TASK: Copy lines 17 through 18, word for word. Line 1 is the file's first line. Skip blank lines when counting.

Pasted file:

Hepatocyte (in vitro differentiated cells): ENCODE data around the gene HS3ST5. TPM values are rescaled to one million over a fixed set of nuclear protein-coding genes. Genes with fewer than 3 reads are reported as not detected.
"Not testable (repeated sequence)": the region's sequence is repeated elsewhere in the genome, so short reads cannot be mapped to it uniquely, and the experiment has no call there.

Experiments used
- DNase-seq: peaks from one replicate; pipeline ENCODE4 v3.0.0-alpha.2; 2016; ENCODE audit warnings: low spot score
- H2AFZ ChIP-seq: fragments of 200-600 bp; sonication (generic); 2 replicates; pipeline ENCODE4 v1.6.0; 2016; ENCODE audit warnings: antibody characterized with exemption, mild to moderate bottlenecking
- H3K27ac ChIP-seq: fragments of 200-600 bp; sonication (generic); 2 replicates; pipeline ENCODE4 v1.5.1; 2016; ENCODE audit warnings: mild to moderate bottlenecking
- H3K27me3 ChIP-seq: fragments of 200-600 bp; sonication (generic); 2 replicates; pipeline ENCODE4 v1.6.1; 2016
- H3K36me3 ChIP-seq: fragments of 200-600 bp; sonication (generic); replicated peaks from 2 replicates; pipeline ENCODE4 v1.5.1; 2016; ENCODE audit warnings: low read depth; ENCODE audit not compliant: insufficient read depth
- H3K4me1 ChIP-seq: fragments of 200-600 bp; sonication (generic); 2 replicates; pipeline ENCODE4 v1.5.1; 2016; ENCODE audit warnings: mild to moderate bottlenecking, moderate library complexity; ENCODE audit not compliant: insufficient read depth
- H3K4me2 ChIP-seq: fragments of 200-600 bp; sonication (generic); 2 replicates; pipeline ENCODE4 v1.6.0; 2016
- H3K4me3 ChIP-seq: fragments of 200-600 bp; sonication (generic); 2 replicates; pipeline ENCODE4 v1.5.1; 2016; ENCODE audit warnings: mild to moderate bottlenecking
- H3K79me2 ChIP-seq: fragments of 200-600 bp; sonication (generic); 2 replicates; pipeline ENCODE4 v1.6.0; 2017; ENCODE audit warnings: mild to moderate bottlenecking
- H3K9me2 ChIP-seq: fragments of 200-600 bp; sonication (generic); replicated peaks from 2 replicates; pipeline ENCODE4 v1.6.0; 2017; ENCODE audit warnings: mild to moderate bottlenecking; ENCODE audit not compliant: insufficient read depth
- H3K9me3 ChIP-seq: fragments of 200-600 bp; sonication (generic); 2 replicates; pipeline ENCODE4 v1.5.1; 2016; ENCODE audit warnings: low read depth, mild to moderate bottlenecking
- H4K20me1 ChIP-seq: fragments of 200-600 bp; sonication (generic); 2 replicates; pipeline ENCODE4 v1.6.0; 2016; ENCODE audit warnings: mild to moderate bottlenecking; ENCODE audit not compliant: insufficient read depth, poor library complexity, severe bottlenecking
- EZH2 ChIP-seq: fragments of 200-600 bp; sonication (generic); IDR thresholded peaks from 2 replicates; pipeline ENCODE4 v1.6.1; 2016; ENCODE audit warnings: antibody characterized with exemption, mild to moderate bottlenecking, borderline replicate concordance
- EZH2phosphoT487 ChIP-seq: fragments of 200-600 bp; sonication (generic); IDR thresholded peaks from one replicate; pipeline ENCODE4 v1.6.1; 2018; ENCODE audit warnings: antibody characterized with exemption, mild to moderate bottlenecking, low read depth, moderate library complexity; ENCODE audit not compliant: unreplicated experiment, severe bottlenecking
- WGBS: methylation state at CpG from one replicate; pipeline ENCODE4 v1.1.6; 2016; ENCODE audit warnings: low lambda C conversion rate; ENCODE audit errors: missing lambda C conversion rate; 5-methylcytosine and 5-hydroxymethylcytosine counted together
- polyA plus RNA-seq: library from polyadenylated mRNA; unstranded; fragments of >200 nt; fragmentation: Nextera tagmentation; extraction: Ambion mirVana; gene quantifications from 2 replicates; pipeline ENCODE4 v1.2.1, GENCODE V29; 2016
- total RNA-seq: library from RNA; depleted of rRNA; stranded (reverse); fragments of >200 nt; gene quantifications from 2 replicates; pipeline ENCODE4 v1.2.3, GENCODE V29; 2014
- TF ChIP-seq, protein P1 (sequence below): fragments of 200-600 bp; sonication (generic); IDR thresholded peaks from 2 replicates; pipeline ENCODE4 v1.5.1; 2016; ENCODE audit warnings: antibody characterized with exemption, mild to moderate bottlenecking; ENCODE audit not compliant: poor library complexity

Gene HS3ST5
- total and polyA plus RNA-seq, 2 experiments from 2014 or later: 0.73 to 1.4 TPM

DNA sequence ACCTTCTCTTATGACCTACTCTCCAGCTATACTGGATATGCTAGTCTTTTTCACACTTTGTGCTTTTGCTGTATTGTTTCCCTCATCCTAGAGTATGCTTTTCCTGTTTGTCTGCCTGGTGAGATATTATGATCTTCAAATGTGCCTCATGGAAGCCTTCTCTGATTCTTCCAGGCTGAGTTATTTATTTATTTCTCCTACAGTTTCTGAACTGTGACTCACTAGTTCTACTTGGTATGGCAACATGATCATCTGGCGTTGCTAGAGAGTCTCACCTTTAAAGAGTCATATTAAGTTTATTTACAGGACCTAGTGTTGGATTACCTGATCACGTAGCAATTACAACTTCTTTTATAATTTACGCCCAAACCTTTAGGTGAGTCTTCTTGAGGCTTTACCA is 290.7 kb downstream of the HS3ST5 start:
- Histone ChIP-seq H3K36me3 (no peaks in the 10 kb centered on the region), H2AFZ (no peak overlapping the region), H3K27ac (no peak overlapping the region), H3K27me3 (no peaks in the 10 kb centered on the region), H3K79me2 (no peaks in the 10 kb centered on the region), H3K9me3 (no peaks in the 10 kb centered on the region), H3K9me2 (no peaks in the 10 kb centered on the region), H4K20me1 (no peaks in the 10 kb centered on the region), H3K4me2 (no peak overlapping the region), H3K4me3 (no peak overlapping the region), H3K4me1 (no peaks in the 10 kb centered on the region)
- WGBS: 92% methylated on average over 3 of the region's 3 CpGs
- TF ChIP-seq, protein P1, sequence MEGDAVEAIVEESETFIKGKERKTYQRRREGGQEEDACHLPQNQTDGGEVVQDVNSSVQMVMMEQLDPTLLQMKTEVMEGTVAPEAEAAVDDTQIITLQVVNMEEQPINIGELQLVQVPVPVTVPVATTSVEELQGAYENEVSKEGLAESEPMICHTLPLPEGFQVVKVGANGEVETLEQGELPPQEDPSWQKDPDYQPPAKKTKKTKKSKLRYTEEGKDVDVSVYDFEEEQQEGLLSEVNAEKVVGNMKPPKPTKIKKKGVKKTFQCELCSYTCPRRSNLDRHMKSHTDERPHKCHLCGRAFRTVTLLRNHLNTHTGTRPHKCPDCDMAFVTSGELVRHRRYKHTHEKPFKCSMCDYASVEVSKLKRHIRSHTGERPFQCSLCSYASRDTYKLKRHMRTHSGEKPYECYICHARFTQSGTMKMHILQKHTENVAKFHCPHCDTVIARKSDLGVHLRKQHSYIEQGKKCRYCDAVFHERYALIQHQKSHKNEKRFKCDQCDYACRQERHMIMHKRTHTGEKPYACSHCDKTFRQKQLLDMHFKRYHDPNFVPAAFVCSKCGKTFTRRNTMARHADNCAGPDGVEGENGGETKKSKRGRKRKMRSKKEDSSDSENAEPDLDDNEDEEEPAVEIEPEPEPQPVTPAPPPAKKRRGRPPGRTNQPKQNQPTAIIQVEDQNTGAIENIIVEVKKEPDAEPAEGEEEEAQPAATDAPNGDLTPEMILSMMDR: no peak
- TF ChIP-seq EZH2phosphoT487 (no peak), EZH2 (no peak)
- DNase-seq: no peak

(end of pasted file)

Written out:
- EZH2phosphoT487 ChIP-seq: fragments of 200-600 bp; sonication (generic); IDR thresholded peaks from one replicate; pipeline ENCODE4 v1.6.1; 2018; ENCODE audit warnings: antibody characterized with exemption, mild to moderate bottlenecking, low read depth, moderate library complexity; ENCODE audit not compliant: unreplicated experiment, severe bottlenecking
- WGBS: methylation state at CpG from one replicate; pipeline ENCODE4 v1.1.6; 2016; ENCODE audit warnings: low lambda C conversion rate; ENCODE audit errors: missing lambda C conversion rate; 5-methylcytosine and 5-hydroxymethylcytosine counted together